OREANDA-NEWS. June 5, 2012. Despite the ongoing sovereign debt and currency crisis, the financing conditions for enterprises in Germany have developed positively overall in the past twelve months and can be characterised as stable. To a large degree this is the result of the still relatively strong economy in Germany, which had a positive impact on the financing situation. Primarily smaller enterprises benefitted from this, helping somewhat close the gap between the significantly better financing situations of larger compared to smaller enterprises. However, small and young as well as innovative enterprises with R&D activities continue to experience significant problems in obtaining credit. These are the main results of the 2012 Business Survey that KfW conducted in the first quarter of 2012 among about 3,400 participating enterprises together with the Federation of German Industries (BDI), the Federation of German Wholesale and Foreign Trade (BGA), the German Retail Federation (HDE), the German Confederation of Skilled Crafts (ZDH) and other leading business associations.

More enterprises overall are still facing difficulties in gaining access to credit rather than seeing improvements (24% compared to 7% of enterprises). However, the share of those enterprises complaining of such difficulties has dropped by a good 4 percentage points compared to last year's survey. At the same time, the share of enterprises who report experiencing easier access to credit has declined by 2 percentage points.

According to the Business Survey 2012, it was primarily small enterprises that benefitted from the strong economy and the lending behaviour of banks and savings banks. In fact a long-term comparison shows that small enterprises (< EUR 1 million annual turnover) view current access to credit just as positively as in the boom year 2007, in which the lowest value was reported since the survey was started. Despite these improvements, small enterprises continue to report greater problems in obtaining access to credit compared to large enterprises. 33% of small enterprises with less than EUR 1 million in annual turnover reported difficulties in obtaining credit, which is about twice as often as enterprises with over EUR 50 million annual turnover.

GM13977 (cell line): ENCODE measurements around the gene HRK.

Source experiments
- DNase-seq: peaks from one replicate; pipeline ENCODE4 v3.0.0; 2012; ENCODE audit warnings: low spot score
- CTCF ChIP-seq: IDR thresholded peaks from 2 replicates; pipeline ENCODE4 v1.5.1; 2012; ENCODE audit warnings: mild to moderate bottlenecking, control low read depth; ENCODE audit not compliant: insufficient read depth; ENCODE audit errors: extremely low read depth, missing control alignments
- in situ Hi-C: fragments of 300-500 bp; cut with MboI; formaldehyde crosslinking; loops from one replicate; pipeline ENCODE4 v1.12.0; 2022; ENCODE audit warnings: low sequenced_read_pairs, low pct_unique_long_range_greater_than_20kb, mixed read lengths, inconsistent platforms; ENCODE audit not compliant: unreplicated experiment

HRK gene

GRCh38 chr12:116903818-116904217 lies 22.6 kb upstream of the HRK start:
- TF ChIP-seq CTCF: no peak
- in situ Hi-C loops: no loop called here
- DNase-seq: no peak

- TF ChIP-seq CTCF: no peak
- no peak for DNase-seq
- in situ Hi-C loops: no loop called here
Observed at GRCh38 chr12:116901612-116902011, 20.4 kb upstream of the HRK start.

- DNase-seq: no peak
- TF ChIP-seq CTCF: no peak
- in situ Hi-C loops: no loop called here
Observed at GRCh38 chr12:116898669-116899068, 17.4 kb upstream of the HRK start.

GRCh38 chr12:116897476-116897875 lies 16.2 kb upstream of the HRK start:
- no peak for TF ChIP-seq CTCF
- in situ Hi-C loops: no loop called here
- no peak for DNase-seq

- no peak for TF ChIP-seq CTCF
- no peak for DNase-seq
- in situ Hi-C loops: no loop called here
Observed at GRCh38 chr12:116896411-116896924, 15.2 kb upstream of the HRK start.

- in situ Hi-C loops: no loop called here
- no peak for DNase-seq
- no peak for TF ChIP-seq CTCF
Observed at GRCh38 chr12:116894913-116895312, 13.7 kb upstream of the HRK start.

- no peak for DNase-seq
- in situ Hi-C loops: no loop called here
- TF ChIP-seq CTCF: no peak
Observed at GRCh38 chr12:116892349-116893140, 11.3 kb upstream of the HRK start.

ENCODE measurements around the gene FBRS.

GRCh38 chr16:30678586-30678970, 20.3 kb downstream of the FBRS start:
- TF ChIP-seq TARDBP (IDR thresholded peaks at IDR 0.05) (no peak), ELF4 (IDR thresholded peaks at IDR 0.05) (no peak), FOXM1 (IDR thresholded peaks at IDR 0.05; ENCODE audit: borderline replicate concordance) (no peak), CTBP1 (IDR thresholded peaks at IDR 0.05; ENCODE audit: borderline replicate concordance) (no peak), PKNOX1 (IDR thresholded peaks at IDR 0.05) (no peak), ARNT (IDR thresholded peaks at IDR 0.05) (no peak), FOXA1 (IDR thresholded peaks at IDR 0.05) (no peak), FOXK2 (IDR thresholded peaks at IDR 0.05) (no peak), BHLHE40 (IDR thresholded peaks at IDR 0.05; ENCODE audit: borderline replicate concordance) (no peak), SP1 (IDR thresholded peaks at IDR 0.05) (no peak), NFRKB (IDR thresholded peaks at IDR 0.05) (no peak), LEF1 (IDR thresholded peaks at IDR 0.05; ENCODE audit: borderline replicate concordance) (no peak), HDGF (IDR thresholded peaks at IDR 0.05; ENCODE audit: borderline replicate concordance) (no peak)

Even young enterprises (not older than 5 years) view their access to credit as considerably more restrained than other enterprises. 38% of them report difficulties in obtaining a loan. And 47% of young enterprises that carry out R&D indicate facing difficulties in obtaining credit. These findings are a clear expression of the structural problems for young, innovative and small enterprises when borrowing.

Dr Ulrich Schroder, Chief Executive Officer of KfW Bankengruppe, said, "The overall positive situation in corporate finance is encouraging. In light of the weakening of the economic dynamics this year, the risks associated with the unresolved sovereign debt crisis and the possible burdens resulting from Basel III, it remains one of KfW's primary tasks to secure investment finance for SMEs, not least for small and young enterprises. Against the background of the overall improved financing conditions for enterprises, we are currently concentrating our support on the faltering energy turnaround. Meeting the associated challenges will demand considerable economic and political efforts. In this regard we consider ourselves called upon to take on responsibility."

The Chairman of the BDI/BDA SME Committee, Arndt G. Kirchhoff, explained: "The success of German enterprises on the world markets is primarily a result of their innovative strength. The SME industry in particular finances research and development using almost three-fourths of own funds. Every measure to strengthen the financial resources of enterprises is potentially a measure to strengthen innovative capacity. Therefore, BDI supports the tax concessions for research stipulated in the coalition treaty. This support is unbureaucratic and in particular accommodates the needs of SMEs. It also is topic-neutral and has a broad impact. Last but not least it is economically viable, as current research proves."